The Big Bang Theory: four seasons so far

May 22, 2011

After a painstaking analysis of four seasons of the CBS sitcom The Big Bang Theory, my head is full of the episodes and not much else.

You can’t really watch a sitcom at its regularly scheduled time. Commercials and the week’s distractions get in the way. No, to really watch TV nowadays, one must download the episodes, cue them up on a DVD or memory stick, and then set the player to run them in succession.

It helps the “jacked in” effect if the viewer puts on a good set of sound-excluding headphones to intensify the experience. Then one can enter the alternate universe of the sitcom.

It is no surprise that The Big Bang Theory is the most popular T.V. download on the Internet.  It’s a clever, well-written show, even when mainlined in a single sitting.

An episode usually begins with the four friends eating. The sameness of their meals, either in the lunchroom at the university lab in Pasadena where all are employed, or in the living room of roommates Leonard and Sheldon, serves as a springboard for the conversations which largely make up the interest of this program.

Sheldon, the scary-smart physicist, is a thirty-year-old child whose quirks produce much of the action in the series. The other three nerds are saved from typecasting by well-developed back stories, a series of neuroses which gain some viewer sympathy, and uniform anxiety in the presence of women.

Raj, the cosmologist, is so bothered by the presence of a nubile female that he becomes mute unless he has alcohol in his system. Too much alcohol, though, and he has a hard time keeping his clothes on. Raj is not a man of moderation.

Harold, a frail momma’s boy who works as an engineer on NASA projects, is so intimidated by women that he adopts an aggressive, roguish persona which puts everyone off. Harold’s lack of a PHD sets him up as the underdog in the group, but his connections give him access to all sorts of neat toys, from a space toilet he must fix in one episode, to a black ops satellite diverted to photograph models sunbathing, and the Mars Rover, access to the controls of which he uses to get girls until he gets it stuck in a ditch.

The most sympathetic of the four is Leonard, another physicist whose forays into the world of love are hampered by his short stature and a crippling psychologist-mother who seems incapable of affection.

The world of these four friends gains interest with the arrival of the new neighbour, an attractive would-be actress from Nebraska who works as a waitress. Penny quickly discovers she enjoys the free food and companionship of the guys across the hall, and this earthy girl provides a foil to the others, as well as keeping male viewers returning for her loveable ways.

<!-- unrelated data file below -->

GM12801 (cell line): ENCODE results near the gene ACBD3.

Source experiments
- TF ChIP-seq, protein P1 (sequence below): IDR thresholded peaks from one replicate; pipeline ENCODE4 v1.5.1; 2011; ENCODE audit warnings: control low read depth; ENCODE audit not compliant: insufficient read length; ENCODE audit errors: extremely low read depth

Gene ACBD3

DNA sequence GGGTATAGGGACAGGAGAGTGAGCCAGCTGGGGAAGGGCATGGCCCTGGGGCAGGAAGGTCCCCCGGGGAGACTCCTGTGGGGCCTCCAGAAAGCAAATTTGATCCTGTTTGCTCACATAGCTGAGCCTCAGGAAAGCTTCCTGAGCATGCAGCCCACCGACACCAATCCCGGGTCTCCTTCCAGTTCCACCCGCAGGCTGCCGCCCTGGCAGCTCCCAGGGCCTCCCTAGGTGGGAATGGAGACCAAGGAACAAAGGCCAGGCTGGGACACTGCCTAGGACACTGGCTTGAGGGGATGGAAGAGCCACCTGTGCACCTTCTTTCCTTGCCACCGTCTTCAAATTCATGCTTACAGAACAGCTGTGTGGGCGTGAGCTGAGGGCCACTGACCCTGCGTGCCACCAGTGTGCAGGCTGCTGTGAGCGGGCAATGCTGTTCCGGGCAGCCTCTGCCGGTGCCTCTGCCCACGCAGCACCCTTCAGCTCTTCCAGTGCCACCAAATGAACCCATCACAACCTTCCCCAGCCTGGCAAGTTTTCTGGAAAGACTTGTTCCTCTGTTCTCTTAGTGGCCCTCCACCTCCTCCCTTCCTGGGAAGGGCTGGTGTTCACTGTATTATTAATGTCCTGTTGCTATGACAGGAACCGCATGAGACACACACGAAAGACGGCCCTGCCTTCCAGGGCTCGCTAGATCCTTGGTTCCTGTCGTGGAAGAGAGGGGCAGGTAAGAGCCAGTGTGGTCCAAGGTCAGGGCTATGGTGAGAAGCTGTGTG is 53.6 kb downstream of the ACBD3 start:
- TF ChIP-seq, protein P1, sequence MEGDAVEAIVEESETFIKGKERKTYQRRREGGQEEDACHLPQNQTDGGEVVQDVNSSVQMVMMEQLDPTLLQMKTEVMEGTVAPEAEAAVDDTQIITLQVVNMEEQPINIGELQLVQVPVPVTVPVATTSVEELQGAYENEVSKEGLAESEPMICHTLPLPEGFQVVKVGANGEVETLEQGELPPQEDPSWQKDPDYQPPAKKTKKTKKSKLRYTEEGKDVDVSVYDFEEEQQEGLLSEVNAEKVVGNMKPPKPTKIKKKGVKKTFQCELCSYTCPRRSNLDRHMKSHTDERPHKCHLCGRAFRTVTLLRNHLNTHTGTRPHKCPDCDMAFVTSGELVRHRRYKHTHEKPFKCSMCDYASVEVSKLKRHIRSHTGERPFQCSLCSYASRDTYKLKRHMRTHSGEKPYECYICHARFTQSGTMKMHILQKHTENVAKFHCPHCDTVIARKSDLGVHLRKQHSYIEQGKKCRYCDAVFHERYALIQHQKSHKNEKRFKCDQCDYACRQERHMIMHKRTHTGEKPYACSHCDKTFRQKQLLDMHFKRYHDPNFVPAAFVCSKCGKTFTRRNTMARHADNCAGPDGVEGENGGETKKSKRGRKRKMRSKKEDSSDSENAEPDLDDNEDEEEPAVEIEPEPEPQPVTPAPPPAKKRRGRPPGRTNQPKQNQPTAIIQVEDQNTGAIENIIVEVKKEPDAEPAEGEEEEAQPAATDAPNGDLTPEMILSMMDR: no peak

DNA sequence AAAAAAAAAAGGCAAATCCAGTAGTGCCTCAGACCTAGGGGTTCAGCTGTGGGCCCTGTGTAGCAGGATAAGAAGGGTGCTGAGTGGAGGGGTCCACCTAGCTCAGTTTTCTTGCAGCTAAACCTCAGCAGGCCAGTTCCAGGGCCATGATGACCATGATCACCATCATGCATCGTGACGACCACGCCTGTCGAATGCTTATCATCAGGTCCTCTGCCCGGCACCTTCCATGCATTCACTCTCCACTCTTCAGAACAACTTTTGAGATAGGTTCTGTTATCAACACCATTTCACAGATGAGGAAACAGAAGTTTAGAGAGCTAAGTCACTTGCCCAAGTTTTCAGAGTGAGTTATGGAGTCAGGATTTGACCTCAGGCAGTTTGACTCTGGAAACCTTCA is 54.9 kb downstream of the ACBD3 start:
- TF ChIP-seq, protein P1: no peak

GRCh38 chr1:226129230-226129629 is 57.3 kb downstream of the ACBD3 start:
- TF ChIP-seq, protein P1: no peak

For even though her life is a train wreck of bad relationships and unpaid bills, Penny’s fun to watch and basically generous. Her “Sweetie, …” sentences are often intended to mock the other characters, but we watch each of them grow in confidence under the nurture of this sexually confident, kind woman.

Penny even has moments of heroism. As the only non-nerd in the group, the guys with some embarrassment look to her to deal with bullies. Her responses are often as blunt as a hard kick to the groin, and she quickly gains the respect of the group and the viewers.

Familiar scenes are a big part of sitcoms. The most innovative in Big Bang involves the characters in conversation while climbing nine flights of stairs around the non-functioning elevator shaft to the apartments. Each ascent, of course, is viewed in the context of all of the others, and the directors carefully add little touches of originality. The running gag in the laundry room is Sheldon’s folding fetish.  He stretches each item of clothing over this plastic frame to crease it while he carries on a conversation.

The main romantic interest on the show for the first two seasons involves Leonard’s hopeless longing for Penny. Season three dawns with the boys’ return from the Arctic, and Penny practically ravishes Leonard in the hallway. It seems she missed him. Their affair continues throughout the third season, but then Penny opts for friendship only.   Raj’s high-flying lawyer-sister leaps into the breach at the beginning of season 4. Raj and Priya’s controlling parents appear by computer video-chat, and Priya turns inside out to avoid revealing to them that she’s seeing Leonard, a white American.

The surprise in seasons three and four is the evolution of the relationship between Sheldon and Penny. Penny’s at her best when mothering Sheldon, and the scenes where he regresses to a childlike state show the warmth that sets this program apart from lesser efforts. Leonard moves into the mix as the nervous surrogate father of this brilliant, wayward child.

So what is the effect of immersing oneself in almost a hundred, 21-minute episodes with this company of fools? Leonard, Sheldon, Penny and Raj have become my friends. Real relationships pale somewhat in contrast. This can’t be good.

Viewed in moderation, however, The Big Bang Theory is an intelligent and very amusing show.

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